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Researchers Raise Concern Over Continued Degradation of Lake Victoria, Call For Remedial Measures

Kisumu Friday,December 8, 2017 KNA.

Researchers and scientists from local and international universities have decried increased pollution of Lake Victoria waters.

Speaking during the Alexander Von Humbot (AVN) Foundation of Germany and Technical University of Kenya (TUK) workshop in Kisumu to share their findings on how to mitigate on the menace, Prof. Sila Lagat of Jaramogi Oginga Odinga University cautioned that unless human population discontinued practicing environment unfriendly activities, the lake faces a bleak future.

Lake Victoria, which is shared between Kenya, Uganda and Tanzania has undergone dramatic changes due to deposition of high level of nutrients including heavy metals.

Old ships on shores of Lake Victoria that is facing heavy effluents as a result of pollution.

The researchers identified causes of pollution as industrial effluents, inefficient sewage treatment, atmospheric deposition and car washing.

Others, they revealed are boating activities, motor traffic, use of synthetic fertilizers in farming, painting, mining and landfill with garbage.

The Lake, reputed to be Africa’s fresh water mass, faces many challenges from anthropogenic activities ranging from agriculture, agricultural processing, urbanization, mining, and aqua-culture to unsustainable extraction activities on its biodiversity.

“Agricultural practices transitioning from subsistence to commercial are being accompanied by increased use of pesticides, inorganic nutrients and soil erosion, especially in the Rift Valley region which is one the main rain/water catchment areas for the lake,” said Prof. Lagat.

Paper mill industry has also emitted various contaminants including the recalcitrant dioxins whereas urbanization and industrial growth along the Lake has resulted into new types of pollutants.

“Improperly treated sewage, toxic metals, poly aromatic hydrocarbons have added to the pre-existing problem,” lamented Dr.Odipo Osano from University of Eldoret.

He added that the introduction of the notorious cage in aquaculture would intensify eutrophication in the lake and he cautioned on the rise of antimicrobial resistance as a result of continued heavy toxic metal contamination.

In response to Lake Victoria recording decreased water quality, Dr. Stephen Kuppers, Director, Central institute for engineering Germany said this would be achieved with new technologies for monitoring and mechanistic investigations for lake processes.

High levels of these pollutants have led to massive growth of water hyacinth causing fishing problems.

Commercial fish catches have declined from 3300 metric tons 760 metric tons between 1995 and 2009.

This also led to decrease in species diversity and changes in the dominant biota, as a result, three hundred fish species are reported to be facing depletion and the lake is losing its dynamism in specie richness.

However, Chris Aura, Director Kenya Marine and Fisheries Research Institute (KEMFRI) advised it was high time residents stopped viewing water hyacinth as a menace but rather as a resource.

“The plant reproduces in a massive manner. Water hyacinth buds contains two hundred seeds and we have millions of in the water and thus we have to embrace it, water hyacinth is here to stay for the long term,” he added.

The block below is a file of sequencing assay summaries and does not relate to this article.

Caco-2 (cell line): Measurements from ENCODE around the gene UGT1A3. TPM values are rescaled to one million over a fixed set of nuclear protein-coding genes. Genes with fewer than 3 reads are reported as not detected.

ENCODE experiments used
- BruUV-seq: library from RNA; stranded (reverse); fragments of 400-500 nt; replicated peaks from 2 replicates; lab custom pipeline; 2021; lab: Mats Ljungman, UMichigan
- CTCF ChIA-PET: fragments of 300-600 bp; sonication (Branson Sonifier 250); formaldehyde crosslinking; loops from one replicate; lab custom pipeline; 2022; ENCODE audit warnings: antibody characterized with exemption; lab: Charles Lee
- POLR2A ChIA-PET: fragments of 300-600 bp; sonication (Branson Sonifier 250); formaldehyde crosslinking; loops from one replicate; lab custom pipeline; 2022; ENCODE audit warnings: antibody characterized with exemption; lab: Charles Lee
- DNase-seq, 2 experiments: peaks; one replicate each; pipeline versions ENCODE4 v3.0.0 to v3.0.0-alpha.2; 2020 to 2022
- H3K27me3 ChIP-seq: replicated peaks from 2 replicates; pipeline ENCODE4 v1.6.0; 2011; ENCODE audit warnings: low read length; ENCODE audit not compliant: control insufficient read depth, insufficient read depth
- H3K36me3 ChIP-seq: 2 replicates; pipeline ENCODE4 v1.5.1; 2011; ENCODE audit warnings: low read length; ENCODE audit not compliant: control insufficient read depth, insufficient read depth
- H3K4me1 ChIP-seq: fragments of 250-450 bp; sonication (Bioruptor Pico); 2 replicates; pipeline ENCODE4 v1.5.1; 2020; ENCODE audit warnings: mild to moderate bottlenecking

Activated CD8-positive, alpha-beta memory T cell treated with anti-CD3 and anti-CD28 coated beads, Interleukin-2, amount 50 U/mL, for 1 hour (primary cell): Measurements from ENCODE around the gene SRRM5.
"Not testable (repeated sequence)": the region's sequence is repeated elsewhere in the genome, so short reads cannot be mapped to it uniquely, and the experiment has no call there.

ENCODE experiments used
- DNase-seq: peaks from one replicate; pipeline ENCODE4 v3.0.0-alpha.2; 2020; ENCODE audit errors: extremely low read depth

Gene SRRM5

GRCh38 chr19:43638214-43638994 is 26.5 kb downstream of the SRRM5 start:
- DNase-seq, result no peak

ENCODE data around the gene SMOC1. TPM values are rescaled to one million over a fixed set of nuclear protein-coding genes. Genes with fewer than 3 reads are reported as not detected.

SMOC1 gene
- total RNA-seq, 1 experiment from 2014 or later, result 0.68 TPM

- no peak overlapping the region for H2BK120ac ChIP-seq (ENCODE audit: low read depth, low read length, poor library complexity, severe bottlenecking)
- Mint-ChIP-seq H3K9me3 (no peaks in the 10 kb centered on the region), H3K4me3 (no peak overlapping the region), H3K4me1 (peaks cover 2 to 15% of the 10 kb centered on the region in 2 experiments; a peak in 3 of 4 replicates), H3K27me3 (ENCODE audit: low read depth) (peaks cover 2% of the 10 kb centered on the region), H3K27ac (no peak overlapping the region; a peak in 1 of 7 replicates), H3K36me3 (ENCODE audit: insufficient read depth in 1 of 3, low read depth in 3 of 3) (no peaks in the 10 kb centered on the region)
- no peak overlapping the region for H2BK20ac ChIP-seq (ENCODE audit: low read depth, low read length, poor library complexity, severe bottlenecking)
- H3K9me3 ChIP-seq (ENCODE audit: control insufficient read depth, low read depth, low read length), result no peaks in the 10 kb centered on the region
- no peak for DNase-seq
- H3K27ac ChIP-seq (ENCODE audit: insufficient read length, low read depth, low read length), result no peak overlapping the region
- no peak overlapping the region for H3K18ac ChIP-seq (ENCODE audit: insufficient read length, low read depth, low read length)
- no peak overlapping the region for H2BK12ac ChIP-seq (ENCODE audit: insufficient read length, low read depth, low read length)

The plant is composed of fibrous tissue, high energy and protein content and thus it could be used for constructive purposes termed as the blue growth economy, giving value to an aquatic resource.

Aura added that water hyacinth can be used in the production of paper, making of bio-degradable decomposing plastics, fertilizer, rope, mats as well as baskets works.

Prof Joseph Lallah of Technical University of Kenya,(TUK) explained that human population were exposing themselves to elevated levels of persistent organic pollutants contaminants (POPs)and heavy metals through food, industrial and environmental emissions and blamed this was the reason for increased cancer prevalence in Kenya.

He lamented the risk of human exposure to carcinogens estimated at 0.67 kilograms through consumption of tilapia the due to high prevalence of nutrients in the of Lake.

Speaking on regulations and enforcement of environmental laws for protection of Lake Victoria, Dr John Mumbo, Director National Environment Management Authority (NEMA), said the major challenge of implementing environmental laws was poverty and unemployment which increased reliance on natural resources.

“Unpredictable weather conditions enhance over reliance on natural resources resulting in encroachment and invasion of fragile areas in the ecosystem” he said

Mumbo added that enforcement of environmental laws is viewed negatively and met with resistance frustrating efforts meant to protect Lake Victoria, and the life and resources it sustains.

He further said that education and awareness on sustainable development was therefore parallel to the enforcement of environmental laws in order to achieve measurable and predictable outcomes in the protection of Lake Victoria.

However, Prof Lagat expressed concern that environmental laws were weak as they were not limited to the management of water quality, aquatic life, wetlands, rivers, lakes shores, agriculture, non-point and point sources of pollution, wildlife and related conflicts, resources utilization, waste management and the development around Lake Victoria.

Amongst the mitigation strategies to reduce and control these pollutants levels in the lake is water hyacinth removal, use of animal manure in farming, efficient absorption materials to be used in industrial waste treatment and most important is the implementation of positive mitigation.

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